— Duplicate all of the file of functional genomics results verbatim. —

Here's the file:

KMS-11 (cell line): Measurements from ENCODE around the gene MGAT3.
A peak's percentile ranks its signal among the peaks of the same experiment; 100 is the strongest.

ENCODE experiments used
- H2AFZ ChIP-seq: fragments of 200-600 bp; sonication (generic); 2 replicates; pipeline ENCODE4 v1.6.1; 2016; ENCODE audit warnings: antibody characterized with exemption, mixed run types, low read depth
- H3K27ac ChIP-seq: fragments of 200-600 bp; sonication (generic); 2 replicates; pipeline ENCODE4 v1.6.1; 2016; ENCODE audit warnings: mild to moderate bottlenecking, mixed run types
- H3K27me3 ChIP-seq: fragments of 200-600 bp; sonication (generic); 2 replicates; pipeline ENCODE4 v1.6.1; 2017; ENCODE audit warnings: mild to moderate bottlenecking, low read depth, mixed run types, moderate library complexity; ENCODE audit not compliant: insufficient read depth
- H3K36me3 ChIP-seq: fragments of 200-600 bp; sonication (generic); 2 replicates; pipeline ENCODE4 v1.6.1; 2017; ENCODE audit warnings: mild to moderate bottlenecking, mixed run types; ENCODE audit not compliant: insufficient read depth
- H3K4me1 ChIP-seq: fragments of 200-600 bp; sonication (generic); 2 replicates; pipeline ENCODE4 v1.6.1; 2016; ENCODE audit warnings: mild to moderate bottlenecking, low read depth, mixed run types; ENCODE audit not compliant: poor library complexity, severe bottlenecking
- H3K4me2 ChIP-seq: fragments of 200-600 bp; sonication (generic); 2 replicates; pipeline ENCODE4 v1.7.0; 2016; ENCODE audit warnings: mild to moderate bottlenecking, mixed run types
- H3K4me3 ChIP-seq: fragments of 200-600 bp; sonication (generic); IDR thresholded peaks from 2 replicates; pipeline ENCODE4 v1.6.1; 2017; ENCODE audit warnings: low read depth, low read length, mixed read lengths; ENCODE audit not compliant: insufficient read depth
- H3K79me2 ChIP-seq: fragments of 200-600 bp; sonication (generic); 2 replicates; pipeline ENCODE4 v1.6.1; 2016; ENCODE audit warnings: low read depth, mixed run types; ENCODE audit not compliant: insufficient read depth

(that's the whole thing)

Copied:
KMS-11 (cell line): Measurements from ENCODE around the gene MGAT3.
A peak's percentile ranks its signal among the peaks of the same experiment; 100 is the strongest.

ENCODE experiments used
- H2AFZ ChIP-seq: fragments of 200-600 bp; sonication (generic); 2 replicates; pipeline ENCODE4 v1.6.1; 2016; ENCODE audit warnings: antibody characterized with exemption, mixed run types, low read depth
- H3K27ac ChIP-seq: fragments of 200-600 bp; sonication (generic); 2 replicates; pipeline ENCODE4 v1.6.1; 2016; ENCODE audit warnings: mild to moderate bottlenecking, mixed run types
- H3K27me3 ChIP-seq: fragments of 200-600 bp; sonication (generic); 2 replicates; pipeline ENCODE4 v1.6.1; 2017; ENCODE audit warnings: mild to moderate bottlenecking, low read depth, mixed run types, moderate library complexity; ENCODE audit not compliant: insufficient read depth
- H3K36me3 ChIP-seq: fragments of 200-600 bp; sonication (generic); 2 replicates; pipeline ENCODE4 v1.6.1; 2017; ENCODE audit warnings: mild to moderate bottlenecking, mixed run types; ENCODE audit not compliant: insufficient read depth
- H3K4me1 ChIP-seq: fragments of 200-600 bp; sonication (generic); 2 replicates; pipeline ENCODE4 v1.6.1; 2016; ENCODE audit warnings: mild to moderate bottlenecking, low read depth, mixed run types; ENCODE audit not compliant: poor library complexity, severe bottlenecking
- H3K4me2 ChIP-seq: fragments of 200-600 bp; sonication (generic); 2 replicates; pipeline ENCODE4 v1.7.0; 2016; ENCODE audit warnings: mild to moderate bottlenecking, mixed run types
- H3K4me3 ChIP-seq: fragments of 200-600 bp; sonication (generic); IDR thresholded peaks from 2 replicates; pipeline ENCODE4 v1.6.1; 2017; ENCODE audit warnings: low read depth, low read length, mixed read lengths; ENCODE audit not compliant: insufficient read depth
- H3K79me2 ChIP-seq: fragments of 200-600 bp; sonication (generic); 2 replicates; pipeline ENCODE4 v1.6.1; 2016; ENCODE audit warnings: low read depth, mixed run types; ENCODE audit not compliant: insufficient read depth